You know you have the skills for this project manager position… but how do you get them down on paper? Check out our guide for 5 essential project manager resume skills to get you started.

Here at Let’s Eat, Grandma, we’ve written over a thousand professional resumes – our business writing experts know a thing or two about resume skills, and we’re happy to share our knowledge with you.

By: Daniel Lorenzo | Content Marketing Manager at Let’s Eat, Grandma

As a project manager, you get things done.

You wear a variety of hats to manage deadlines, respond to feedback, and lead a team through tough development stages, all while keeping the client happy. You have not only technical know-how, but also valuable soft skills to motivate and manage people. 

Now, how do you explain all of that in as few words as possible on your resume?

Most people agree that every resume needs a skills section. However, it can be tough to tell what skills deserve to be listed on your resume. It’s likely also tough to phrase some of your duties as a single word that you can list as a skill.

To get you started thinking of skills to list, we’ve rounded up a list of 5 great project manager resume skills from among the hundreds of resumes we’ve worked on that you should definitely consider including.

5 Essential Project Manager Resume Skills

A stock photo of a calculator on top of a marked-up budget sheet – representative of budgeting, one of the most essential project manager resume skills.

#1: Budgeting

If you’re managing a project, you’re also going to be handling the project’s budget. List this skill to show the hiring manager you can be trusted with a large quantity of money and know how to distribute it effectively.

#2: Risk Management

Ever heard of Murphy’s Law? It states that “anything that can go wrong will go wrong.” 

This rarely applies in a field more than in project management, where potential mishaps always abound. Risks are a non-negotiable of any long-term project, so you need to prove that you know how to identify them, plan for them, and handle them when they arise.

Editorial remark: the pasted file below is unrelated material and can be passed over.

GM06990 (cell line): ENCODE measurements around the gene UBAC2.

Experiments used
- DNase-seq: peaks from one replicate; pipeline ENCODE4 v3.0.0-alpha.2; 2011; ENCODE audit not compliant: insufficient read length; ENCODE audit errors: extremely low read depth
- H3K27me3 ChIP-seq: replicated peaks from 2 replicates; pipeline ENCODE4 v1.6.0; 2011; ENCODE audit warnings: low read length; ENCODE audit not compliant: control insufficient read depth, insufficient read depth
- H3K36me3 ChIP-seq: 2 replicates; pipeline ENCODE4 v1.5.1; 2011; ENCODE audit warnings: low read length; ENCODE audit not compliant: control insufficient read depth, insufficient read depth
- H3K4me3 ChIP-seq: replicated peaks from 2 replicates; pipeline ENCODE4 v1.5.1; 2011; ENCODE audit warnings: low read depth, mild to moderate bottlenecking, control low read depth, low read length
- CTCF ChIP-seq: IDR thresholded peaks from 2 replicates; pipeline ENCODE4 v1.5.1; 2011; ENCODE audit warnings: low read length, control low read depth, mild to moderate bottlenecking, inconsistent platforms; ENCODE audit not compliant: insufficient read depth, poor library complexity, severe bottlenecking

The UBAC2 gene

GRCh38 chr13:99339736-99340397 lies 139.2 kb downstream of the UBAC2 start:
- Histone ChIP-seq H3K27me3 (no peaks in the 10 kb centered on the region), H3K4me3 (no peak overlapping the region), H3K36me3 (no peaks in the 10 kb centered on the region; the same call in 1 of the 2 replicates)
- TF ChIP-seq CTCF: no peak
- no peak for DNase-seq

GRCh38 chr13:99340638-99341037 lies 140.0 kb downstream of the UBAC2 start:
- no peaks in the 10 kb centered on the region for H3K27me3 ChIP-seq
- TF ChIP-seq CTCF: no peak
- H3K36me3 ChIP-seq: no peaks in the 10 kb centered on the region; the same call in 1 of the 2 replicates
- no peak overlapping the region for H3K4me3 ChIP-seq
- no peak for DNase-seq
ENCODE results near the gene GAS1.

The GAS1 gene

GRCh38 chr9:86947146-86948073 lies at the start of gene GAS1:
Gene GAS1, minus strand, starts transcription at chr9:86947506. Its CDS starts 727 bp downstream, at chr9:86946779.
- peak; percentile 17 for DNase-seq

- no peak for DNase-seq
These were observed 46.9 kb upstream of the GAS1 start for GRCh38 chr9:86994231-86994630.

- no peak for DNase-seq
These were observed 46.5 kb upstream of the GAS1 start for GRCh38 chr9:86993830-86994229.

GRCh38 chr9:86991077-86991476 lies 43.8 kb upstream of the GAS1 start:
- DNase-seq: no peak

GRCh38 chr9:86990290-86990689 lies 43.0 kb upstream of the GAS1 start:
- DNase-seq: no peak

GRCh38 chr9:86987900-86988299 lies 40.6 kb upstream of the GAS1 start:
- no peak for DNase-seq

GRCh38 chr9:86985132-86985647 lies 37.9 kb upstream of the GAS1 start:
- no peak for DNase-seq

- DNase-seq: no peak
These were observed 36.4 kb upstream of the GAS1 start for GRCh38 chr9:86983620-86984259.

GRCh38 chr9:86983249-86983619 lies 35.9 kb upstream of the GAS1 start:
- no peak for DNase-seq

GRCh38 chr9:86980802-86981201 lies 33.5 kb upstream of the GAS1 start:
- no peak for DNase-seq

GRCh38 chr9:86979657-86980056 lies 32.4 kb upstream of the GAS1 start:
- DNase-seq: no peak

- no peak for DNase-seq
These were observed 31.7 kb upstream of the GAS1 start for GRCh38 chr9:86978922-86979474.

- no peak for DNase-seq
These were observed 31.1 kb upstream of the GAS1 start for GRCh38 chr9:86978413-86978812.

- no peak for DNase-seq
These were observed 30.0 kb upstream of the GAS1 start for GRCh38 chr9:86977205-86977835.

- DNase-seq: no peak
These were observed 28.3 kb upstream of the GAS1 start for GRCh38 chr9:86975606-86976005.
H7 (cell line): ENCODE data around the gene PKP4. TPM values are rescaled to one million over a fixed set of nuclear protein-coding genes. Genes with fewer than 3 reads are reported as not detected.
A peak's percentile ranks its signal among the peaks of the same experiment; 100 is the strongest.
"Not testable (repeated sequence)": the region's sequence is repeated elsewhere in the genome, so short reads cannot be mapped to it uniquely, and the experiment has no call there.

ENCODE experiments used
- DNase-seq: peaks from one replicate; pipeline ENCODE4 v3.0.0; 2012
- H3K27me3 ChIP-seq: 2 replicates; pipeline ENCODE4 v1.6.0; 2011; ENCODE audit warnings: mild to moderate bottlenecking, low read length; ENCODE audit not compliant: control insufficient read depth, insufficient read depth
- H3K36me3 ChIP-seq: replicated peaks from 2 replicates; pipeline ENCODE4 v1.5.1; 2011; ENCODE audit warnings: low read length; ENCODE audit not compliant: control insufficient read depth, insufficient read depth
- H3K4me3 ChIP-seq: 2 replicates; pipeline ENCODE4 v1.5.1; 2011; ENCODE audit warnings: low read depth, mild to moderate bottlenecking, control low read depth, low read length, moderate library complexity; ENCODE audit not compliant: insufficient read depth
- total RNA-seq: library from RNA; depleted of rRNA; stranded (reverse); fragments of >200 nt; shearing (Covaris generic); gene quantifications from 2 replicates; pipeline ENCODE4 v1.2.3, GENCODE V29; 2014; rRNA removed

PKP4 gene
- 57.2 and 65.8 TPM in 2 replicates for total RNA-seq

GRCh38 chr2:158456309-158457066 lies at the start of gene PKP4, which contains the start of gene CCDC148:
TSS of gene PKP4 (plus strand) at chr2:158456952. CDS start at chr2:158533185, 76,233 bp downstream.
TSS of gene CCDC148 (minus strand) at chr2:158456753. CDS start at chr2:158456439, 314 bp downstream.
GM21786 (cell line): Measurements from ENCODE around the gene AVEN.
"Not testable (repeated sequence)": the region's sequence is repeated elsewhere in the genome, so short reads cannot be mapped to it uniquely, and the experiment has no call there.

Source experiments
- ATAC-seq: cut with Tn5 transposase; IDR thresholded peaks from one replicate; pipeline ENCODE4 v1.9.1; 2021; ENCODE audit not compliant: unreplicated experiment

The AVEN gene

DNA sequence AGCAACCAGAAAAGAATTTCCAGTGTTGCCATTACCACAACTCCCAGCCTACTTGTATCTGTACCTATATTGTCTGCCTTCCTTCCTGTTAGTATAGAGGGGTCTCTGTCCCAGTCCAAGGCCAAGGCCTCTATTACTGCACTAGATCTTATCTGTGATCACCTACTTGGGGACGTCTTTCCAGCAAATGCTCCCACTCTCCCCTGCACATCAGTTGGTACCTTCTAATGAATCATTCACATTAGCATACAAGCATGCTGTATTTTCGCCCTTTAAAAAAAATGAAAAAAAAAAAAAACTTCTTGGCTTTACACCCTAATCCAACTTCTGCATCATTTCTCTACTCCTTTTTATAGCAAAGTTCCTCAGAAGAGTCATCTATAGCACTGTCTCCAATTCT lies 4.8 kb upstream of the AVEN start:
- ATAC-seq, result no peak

#3: Negotiation

As a project manager, you’ll be doing a lot of negotiating. Whether you’re talking budgets with your management or project specifications with the client, you need to know how to bargain to get the necessary resources, time, and payment to deliver a great final product.

#4: Leadership & Management

A stock photo of a young woman at the head of a table of 4 other businesspeople. All 4 people are watching the woman, who is smiling with her hands on her hips, signifying her leadership – one of the most essential project manager resume skills.

There’s a subtle distinction between these two skills, and project managers need both. 

Leadership refers to broad, people-focused abilities, such motivating your team, resolving conflicts, and other qualities that well… make a good leader.

Management, on the other hand, refers to more nitty-gritty abilities like scheduling, delegating tasks, and making sure the team is on track.

#5: Specific Methodologies

List the names of environments/methods/frameworks you use to develop projects, especially as the job description calls for them.

This especially applies to you, IT and Software project managers – make sure you have Agile, Scrum, Waterfall or whatever other environments/methodologies you’ve worked in (and definitely list if you’re a Certified Scrum Master or Project Management Professional).

2 Things to Remember

Check job descriptions to make sure the skills you list are hitting the mark.

At the end of the day, the only one who knows the best skills to feature on your resume is you. Make sure of 2 things when writing your skills section:

1: You’re pulling skills straight from the job description. The only surefire way is to make sure you have the right skills listed is to thoroughly read through the description for each job you apply for. And we mean this for every. single. different. job. It sounds tedious, we know, but tailoring your resume skills to each job posting is the only way to make sure it passes through those pesky ATS systems and gets seen by the hiring manager.

2: Be honest. That being said, remember what you learned in kindergarten: honesty is the best policy. You can’t work with what you don’t have, so if you’re don’t feel familiar enough with a skill to list it, then don’t. Fudging your knowledge is not worth having your bluff called later and getting fired from the job. (The best rule of thumb for this: if you’d be uncomfortable answering questions about it in an interview, take it off.) 

If you find a skill you’re missing is found in descriptions across the board, consider taking a class on a platform like uDemy or CodeAcademy. Even if you can’t get a certification before the interview, you can at least mention you’re taking coursework in it!

You know you have the skills to pay the bills. Now go make sure your resume does, too!

For even more resume help, visit our homepage and upload your resume for a FREE Career Score. See how our business writing experts can get your materials in shape and land you your dream job!

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